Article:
With bank instruments, though, the considerations are a little different. After all, when we talk about bank instruments, there is no “owner” as such; we refer to holding (rather than owning) an instrument. Let’s get down to basics. A bank instrument is simply a promise to pay; an “IOU” involving three parties: (1) The bank that issues the instrument and is legally responsible for making payment; (2) The Applicant who purchases (or causes the issuance of) the instrument by putting up his cash funds; and (3) The Beneficiary in whose favor, or for whose use, the instrument is issued.
Oftentimes, of course, the Applicant and the Beneficiary are one and the same person. For example, when Mr. Brown, unhappy about the low yields offered on his savings account, up and purchases a Certificate of Deposit from his bank. In that instance, Mr. Brown is both the Applicant and the Beneficiary of the CD. But just as frequently, the Applicant and the Beneficiary are different parties altogether. For example, when Bank Guarantees, Standby Letters of Credit and the like are issued in favor of third-party “sellers” of goods in order to guarantee payment in commercial transactions.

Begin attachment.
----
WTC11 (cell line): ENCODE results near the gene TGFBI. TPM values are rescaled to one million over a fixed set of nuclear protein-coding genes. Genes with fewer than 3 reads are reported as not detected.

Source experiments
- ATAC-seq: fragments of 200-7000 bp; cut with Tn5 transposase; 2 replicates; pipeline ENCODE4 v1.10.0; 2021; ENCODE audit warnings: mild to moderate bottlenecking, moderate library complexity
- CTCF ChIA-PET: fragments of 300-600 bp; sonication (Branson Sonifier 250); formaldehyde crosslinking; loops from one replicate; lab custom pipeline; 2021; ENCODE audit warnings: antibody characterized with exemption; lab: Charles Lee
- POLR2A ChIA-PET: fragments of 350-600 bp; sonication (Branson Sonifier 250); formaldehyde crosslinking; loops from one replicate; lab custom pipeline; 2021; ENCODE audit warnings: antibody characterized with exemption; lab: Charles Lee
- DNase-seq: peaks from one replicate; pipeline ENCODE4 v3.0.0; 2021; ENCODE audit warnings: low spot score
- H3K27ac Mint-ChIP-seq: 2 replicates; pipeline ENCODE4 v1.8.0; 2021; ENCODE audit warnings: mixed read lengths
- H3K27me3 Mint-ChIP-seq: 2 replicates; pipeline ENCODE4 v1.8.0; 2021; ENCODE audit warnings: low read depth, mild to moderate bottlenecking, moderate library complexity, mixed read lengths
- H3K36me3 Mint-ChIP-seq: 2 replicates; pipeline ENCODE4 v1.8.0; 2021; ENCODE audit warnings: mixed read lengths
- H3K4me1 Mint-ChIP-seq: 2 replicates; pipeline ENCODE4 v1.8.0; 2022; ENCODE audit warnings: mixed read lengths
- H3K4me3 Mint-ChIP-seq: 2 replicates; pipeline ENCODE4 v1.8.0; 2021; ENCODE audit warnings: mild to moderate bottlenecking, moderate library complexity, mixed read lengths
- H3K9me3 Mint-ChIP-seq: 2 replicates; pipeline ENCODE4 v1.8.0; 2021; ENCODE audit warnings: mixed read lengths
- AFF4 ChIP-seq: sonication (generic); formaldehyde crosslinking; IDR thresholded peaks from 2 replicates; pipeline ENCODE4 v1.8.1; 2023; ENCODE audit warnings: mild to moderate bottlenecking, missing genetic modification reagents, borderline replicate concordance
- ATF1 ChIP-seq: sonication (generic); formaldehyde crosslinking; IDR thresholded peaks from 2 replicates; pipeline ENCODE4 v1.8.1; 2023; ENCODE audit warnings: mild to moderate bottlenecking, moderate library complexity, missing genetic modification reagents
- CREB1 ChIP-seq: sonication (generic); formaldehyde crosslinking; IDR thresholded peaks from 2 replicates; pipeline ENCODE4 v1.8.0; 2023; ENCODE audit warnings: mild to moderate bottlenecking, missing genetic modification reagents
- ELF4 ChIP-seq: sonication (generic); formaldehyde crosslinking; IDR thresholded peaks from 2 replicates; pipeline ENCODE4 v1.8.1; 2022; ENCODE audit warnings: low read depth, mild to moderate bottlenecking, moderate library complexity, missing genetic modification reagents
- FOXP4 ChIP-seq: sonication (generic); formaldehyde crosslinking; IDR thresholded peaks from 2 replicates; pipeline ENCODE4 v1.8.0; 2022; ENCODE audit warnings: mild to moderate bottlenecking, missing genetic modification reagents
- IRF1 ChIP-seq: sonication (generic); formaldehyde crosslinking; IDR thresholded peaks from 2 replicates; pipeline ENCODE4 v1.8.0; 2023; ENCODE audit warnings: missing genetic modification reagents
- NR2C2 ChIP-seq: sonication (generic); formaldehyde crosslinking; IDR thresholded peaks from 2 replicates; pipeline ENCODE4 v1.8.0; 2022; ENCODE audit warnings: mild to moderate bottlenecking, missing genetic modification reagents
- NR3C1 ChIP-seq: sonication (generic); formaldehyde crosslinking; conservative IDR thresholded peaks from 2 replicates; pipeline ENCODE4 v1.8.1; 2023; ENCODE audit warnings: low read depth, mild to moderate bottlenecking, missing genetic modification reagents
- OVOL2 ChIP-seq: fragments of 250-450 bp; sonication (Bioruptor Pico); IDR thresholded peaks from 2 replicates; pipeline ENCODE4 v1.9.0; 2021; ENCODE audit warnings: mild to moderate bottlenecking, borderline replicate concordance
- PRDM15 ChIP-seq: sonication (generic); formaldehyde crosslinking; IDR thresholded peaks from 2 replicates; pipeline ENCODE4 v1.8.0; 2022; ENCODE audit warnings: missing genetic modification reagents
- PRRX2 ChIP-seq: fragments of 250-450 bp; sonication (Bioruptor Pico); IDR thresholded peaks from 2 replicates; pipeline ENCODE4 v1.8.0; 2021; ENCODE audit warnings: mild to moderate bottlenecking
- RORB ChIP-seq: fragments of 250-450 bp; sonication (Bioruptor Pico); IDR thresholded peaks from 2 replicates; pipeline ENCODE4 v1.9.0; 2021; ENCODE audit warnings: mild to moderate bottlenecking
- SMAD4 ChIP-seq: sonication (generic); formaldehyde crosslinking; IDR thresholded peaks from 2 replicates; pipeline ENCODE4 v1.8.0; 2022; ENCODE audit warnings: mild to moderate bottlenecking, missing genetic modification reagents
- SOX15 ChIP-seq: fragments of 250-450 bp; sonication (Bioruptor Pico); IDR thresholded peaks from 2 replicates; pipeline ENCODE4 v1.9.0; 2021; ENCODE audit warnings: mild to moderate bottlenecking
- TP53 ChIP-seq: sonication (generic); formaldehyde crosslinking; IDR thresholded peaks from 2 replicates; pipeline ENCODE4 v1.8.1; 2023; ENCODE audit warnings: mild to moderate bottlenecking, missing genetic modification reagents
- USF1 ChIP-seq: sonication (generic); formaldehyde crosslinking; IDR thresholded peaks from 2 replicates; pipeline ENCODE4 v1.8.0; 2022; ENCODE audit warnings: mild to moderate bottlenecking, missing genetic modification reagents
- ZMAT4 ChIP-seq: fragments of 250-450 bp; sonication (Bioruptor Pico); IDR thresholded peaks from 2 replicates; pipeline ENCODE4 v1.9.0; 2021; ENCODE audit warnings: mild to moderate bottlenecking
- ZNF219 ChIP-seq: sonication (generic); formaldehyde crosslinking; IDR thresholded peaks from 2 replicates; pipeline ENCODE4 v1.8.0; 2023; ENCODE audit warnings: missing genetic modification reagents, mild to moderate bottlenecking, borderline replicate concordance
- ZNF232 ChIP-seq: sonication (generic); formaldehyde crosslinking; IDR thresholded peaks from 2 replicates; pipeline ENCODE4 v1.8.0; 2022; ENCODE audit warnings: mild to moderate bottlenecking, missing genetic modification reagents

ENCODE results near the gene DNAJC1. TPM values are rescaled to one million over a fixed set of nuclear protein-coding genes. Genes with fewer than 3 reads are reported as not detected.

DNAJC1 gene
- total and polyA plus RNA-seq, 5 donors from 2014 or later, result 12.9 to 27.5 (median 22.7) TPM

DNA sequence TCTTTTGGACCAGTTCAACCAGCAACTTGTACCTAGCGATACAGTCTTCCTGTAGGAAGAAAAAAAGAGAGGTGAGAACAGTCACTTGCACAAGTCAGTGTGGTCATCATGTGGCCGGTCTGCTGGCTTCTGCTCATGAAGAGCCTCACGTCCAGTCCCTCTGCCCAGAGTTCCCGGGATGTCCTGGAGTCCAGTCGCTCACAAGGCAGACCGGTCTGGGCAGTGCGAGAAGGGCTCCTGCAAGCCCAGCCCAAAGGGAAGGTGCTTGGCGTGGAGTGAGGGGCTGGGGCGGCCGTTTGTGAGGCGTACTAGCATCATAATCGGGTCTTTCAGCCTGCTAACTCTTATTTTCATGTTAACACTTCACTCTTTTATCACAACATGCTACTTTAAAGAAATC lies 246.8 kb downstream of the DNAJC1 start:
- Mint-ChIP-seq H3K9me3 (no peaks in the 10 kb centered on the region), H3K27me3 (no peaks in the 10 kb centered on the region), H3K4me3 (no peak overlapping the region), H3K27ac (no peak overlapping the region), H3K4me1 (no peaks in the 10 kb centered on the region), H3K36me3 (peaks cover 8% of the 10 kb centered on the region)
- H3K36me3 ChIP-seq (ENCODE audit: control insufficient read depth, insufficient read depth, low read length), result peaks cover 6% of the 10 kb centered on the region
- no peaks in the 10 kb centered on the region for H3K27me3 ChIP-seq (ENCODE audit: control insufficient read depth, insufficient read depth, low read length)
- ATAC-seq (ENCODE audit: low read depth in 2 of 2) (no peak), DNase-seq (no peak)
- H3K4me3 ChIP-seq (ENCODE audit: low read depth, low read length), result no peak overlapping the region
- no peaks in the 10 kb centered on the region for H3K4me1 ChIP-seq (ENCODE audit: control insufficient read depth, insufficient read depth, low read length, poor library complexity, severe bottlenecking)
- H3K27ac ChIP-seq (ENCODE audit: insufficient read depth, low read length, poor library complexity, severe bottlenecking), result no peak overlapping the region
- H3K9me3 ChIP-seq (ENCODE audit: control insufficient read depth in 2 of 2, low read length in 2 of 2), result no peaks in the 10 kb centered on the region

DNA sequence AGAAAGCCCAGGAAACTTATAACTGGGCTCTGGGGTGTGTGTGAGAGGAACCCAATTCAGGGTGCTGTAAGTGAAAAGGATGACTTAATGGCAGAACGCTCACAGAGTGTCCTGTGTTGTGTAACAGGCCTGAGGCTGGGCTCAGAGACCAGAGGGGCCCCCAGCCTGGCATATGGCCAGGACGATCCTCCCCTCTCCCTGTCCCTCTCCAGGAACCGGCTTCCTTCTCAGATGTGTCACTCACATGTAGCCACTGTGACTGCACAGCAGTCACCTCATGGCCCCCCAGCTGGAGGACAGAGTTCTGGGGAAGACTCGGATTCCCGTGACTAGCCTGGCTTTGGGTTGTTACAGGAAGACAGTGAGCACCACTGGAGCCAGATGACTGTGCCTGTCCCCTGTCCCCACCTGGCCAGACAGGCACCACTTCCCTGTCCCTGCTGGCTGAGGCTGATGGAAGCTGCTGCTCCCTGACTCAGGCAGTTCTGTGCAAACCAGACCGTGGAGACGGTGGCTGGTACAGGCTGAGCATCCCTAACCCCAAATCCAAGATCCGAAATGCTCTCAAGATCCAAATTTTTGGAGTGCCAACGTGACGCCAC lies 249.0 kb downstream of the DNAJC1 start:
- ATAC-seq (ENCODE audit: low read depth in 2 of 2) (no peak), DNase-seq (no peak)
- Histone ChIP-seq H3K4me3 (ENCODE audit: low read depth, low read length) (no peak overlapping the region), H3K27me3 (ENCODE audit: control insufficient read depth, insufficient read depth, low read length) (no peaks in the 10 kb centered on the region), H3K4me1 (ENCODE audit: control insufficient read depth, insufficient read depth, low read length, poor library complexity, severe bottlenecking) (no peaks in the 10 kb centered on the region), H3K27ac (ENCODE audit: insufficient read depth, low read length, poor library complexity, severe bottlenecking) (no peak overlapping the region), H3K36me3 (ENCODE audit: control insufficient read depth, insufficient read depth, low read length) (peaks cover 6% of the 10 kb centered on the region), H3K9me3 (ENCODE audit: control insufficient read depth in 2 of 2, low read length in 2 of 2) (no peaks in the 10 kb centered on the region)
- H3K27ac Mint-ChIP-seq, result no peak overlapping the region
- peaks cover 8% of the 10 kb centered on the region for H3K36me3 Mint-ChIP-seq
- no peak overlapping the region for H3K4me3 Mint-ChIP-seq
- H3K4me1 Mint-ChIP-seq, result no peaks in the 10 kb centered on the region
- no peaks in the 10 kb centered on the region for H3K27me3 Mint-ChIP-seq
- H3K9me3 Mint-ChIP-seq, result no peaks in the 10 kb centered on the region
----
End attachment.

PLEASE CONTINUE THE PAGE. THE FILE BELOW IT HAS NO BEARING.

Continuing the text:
So who is eligible to participate in a trade program when a bank instrument is involved? Is it the Applicant? Or the Beneficiary? Well, the answer might surprise you! You see, only the Applicant is eligible to participate in a trade program, for the simple reason that the Applicant alone has “purchased” the instrument with his cash funds. Remember the “ownership” rule! BUT THERE IS AN OVERARCHING PROVISO: The Applicant must hold the instrument for his own use only, and not have issued the instrument in favor of a third-party Beneficiary. In other words, the Applicant must also be the Beneficiary of the instrument, as well. (Were it otherwise, of course, the Applicant would have nothing to go into trading with!) So to put it succinctly: The holder of an instrument, in order to participate in a trade program, must be both the Applicant and Beneficiary simultaneously. If he is not – if say, he is one, but not the other – then he is not eligible to enter a trade program. Not under any circumstances!
DISCLAIMER: Sender is not a United States Securities Dealer, Broker or US Investment Advisor. This electronic transmission and or attached documents have not been verified or authenticated & are not to be considered a solicitation for any purpose in any form or content, nor an offer to sell and/or buy securities and or properties. Merely describing the details of an existing private placement program does not constitute an offer or solicitation of any kind and, if presented, is done so as a request for information. Upon receipt of these documents, you as the recipient, acknowledge this disclaimer and warnings herein. By reading beyond this point, you agree, acknowledge and accept that this is a privileged, proprietary and confidential communication and you agree to keep it private if not please return to sender.